There are so many shocking statistics about menopause. Even in the medical community, less than 20% of OBGYN residency programs educate doctors on menopause. How did we get here and how is Elektra filling the gap?
There are many reasons why women’s health has been so undervalued in the medical community, with menopause being especially ignored.
First, women’s health broadly is wildly under-researched. For example, from 1977–1993, women were excluded from clinical drug trials. That means 17 years of lost data on how many of the common drugs we use today and their dosing impact women. As a result, women are at greater risk for adverse side effects.
Secondly, looking at areas that are completely focused on women’s health, there has historically been an emphasis on women during their reproductive years. We even see this during pregnancy — after going through their nine-month pregnancy journey, women only get one follow-up visit, and then all the attention gets put on the baby.
After that, we often hear from women who share that they are ignored and feel invisible once they hit perimenopause and menopause. There’s a systemic ageism in not valuing a woman’s voice after a certain age, which is unfortunately baked into the medical community at large.
Lastly, in the US specifically, we are very procedures-based. The entire financial system of medicine is built around procedures: providers make their money from operations such as hysterectomies (one-third of all women will undergo this procedure by age 50) rather than really spending time with a patient and understanding what is going on. Menopause care is very consultative — it requires a lot of talking, listening, and gathering data. Unfortunately, the healthcare system at large does not reward that financially. 75% of women who actively seek care for menopause leave with no treatment at all.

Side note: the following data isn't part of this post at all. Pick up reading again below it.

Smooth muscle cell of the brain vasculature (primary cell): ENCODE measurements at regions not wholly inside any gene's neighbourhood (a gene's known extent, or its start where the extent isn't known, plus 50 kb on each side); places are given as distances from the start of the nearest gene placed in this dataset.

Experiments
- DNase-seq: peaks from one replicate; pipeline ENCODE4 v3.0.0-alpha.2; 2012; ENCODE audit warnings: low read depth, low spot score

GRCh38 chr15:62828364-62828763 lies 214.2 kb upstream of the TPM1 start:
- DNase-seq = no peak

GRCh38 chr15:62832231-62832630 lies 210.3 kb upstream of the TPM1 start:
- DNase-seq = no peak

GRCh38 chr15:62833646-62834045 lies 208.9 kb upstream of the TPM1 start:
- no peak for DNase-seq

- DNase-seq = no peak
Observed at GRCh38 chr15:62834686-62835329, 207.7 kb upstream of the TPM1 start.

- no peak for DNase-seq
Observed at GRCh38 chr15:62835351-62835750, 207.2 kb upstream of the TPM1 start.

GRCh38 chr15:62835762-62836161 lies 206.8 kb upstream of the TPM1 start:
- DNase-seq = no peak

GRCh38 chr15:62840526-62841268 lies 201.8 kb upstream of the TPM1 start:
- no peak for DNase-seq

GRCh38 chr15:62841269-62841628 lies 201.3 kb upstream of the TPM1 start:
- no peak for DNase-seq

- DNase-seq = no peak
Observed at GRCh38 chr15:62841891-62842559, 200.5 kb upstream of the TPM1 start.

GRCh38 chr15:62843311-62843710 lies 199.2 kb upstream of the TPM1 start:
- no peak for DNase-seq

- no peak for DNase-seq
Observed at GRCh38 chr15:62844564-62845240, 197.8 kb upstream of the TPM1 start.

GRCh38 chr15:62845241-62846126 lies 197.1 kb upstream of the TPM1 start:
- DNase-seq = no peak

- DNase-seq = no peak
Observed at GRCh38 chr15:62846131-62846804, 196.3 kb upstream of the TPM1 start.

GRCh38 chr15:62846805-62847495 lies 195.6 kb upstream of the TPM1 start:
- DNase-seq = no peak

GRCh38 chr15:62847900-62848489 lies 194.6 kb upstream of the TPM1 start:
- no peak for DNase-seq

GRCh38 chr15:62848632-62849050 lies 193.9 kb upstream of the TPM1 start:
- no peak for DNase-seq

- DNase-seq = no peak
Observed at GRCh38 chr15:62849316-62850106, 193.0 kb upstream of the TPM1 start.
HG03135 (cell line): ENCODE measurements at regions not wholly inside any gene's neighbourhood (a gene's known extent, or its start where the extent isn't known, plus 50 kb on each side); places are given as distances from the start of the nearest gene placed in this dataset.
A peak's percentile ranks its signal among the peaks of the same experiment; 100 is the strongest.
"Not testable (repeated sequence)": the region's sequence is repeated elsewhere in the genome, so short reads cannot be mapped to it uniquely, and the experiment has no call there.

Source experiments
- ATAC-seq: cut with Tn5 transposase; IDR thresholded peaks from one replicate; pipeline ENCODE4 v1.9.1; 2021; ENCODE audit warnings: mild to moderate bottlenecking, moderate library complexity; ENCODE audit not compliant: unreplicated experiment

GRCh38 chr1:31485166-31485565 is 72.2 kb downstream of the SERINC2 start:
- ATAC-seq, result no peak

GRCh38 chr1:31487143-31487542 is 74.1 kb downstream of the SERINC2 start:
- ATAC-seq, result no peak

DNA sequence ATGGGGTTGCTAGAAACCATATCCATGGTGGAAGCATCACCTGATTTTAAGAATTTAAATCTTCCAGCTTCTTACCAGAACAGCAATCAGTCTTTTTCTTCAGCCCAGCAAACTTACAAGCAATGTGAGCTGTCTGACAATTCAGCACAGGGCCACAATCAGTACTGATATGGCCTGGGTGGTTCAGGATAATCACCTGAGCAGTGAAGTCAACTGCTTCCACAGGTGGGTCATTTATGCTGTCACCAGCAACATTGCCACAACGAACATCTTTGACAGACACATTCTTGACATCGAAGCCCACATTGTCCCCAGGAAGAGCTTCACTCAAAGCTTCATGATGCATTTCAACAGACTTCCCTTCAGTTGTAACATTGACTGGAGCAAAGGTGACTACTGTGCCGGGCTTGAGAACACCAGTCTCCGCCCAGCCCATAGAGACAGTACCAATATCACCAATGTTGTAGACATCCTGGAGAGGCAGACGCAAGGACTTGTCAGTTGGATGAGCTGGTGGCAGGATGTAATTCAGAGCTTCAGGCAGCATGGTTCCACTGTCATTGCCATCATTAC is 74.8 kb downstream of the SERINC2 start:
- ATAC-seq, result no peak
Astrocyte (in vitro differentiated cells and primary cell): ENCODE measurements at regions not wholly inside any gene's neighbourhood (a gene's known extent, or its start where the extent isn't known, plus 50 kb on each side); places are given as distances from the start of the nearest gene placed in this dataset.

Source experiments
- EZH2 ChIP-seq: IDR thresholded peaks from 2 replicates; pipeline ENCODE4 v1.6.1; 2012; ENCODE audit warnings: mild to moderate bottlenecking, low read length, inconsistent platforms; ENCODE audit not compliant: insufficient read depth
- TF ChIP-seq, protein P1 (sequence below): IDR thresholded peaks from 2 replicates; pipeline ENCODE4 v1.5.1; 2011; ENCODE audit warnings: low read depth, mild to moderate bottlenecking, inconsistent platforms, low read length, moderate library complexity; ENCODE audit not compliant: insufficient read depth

It’s also important to recognize that menopause is not all about age. There are women in their 20s and 30s who experience menopause either through surgical menopause (e.g. Lena Dunham’s hysterectomy for endometriosis put her into menopause), premature menopause (1% of women go into menopause before age 40), or the thousands of women who go into menopause as a result of cancer treatment. We hear from so many of these women who receive treatment from their oncologist who say that they hear “oh, and by the way, you’ll go into menopause” as they are shoved out the door with no kind of support.
That is a really big underserved population of women who have no medical support. For these women and the 6,000 women who enter menopause every day in the US, Elektra is stepping in to fill the gap.
Community is a core pillar of Elektra’s offering. How are you building an engaged community of women, and why was that an important part of your strategy from day one?